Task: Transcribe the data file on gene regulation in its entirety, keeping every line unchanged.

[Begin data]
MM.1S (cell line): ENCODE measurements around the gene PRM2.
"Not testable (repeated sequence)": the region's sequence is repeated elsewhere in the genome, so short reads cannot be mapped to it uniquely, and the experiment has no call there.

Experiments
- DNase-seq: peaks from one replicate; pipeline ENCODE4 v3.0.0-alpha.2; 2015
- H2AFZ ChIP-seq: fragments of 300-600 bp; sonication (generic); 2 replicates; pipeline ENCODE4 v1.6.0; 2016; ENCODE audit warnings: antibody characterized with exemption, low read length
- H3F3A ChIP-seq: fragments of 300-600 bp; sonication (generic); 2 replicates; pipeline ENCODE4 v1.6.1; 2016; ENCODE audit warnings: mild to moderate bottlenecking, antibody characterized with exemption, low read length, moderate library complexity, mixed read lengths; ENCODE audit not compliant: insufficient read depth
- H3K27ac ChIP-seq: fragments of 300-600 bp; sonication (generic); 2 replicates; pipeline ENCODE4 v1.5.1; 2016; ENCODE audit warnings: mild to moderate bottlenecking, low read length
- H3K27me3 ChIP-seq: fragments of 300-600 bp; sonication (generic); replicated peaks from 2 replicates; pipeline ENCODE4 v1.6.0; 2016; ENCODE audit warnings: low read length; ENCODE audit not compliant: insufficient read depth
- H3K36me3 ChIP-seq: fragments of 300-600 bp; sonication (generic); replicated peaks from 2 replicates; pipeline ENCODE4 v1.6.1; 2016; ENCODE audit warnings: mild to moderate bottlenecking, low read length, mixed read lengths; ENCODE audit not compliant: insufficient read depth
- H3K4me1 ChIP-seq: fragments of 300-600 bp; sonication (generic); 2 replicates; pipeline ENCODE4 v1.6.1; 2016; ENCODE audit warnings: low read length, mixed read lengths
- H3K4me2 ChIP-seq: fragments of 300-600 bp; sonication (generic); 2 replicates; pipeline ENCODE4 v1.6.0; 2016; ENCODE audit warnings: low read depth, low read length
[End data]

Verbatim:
MM.1S (cell line): ENCODE measurements around the gene PRM2.
"Not testable (repeated sequence)": the region's sequence is repeated elsewhere in the genome, so short reads cannot be mapped to it uniquely, and the experiment has no call there.

Experiments
- DNase-seq: peaks from one replicate; pipeline ENCODE4 v3.0.0-alpha.2; 2015
- H2AFZ ChIP-seq: fragments of 300-600 bp; sonication (generic); 2 replicates; pipeline ENCODE4 v1.6.0; 2016; ENCODE audit warnings: antibody characterized with exemption, low read length
- H3F3A ChIP-seq: fragments of 300-600 bp; sonication (generic); 2 replicates; pipeline ENCODE4 v1.6.1; 2016; ENCODE audit warnings: mild to moderate bottlenecking, antibody characterized with exemption, low read length, moderate library complexity, mixed read lengths; ENCODE audit not compliant: insufficient read depth
- H3K27ac ChIP-seq: fragments of 300-600 bp; sonication (generic); 2 replicates; pipeline ENCODE4 v1.5.1; 2016; ENCODE audit warnings: mild to moderate bottlenecking, low read length
- H3K27me3 ChIP-seq: fragments of 300-600 bp; sonication (generic); replicated peaks from 2 replicates; pipeline ENCODE4 v1.6.0; 2016; ENCODE audit warnings: low read length; ENCODE audit not compliant: insufficient read depth
- H3K36me3 ChIP-seq: fragments of 300-600 bp; sonication (generic); replicated peaks from 2 replicates; pipeline ENCODE4 v1.6.1; 2016; ENCODE audit warnings: mild to moderate bottlenecking, low read length, mixed read lengths; ENCODE audit not compliant: insufficient read depth
- H3K4me1 ChIP-seq: fragments of 300-600 bp; sonication (generic); 2 replicates; pipeline ENCODE4 v1.6.1; 2016; ENCODE audit warnings: low read length, mixed read lengths
- H3K4me2 ChIP-seq: fragments of 300-600 bp; sonication (generic); 2 replicates; pipeline ENCODE4 v1.6.0; 2016; ENCODE audit warnings: low read depth, low read length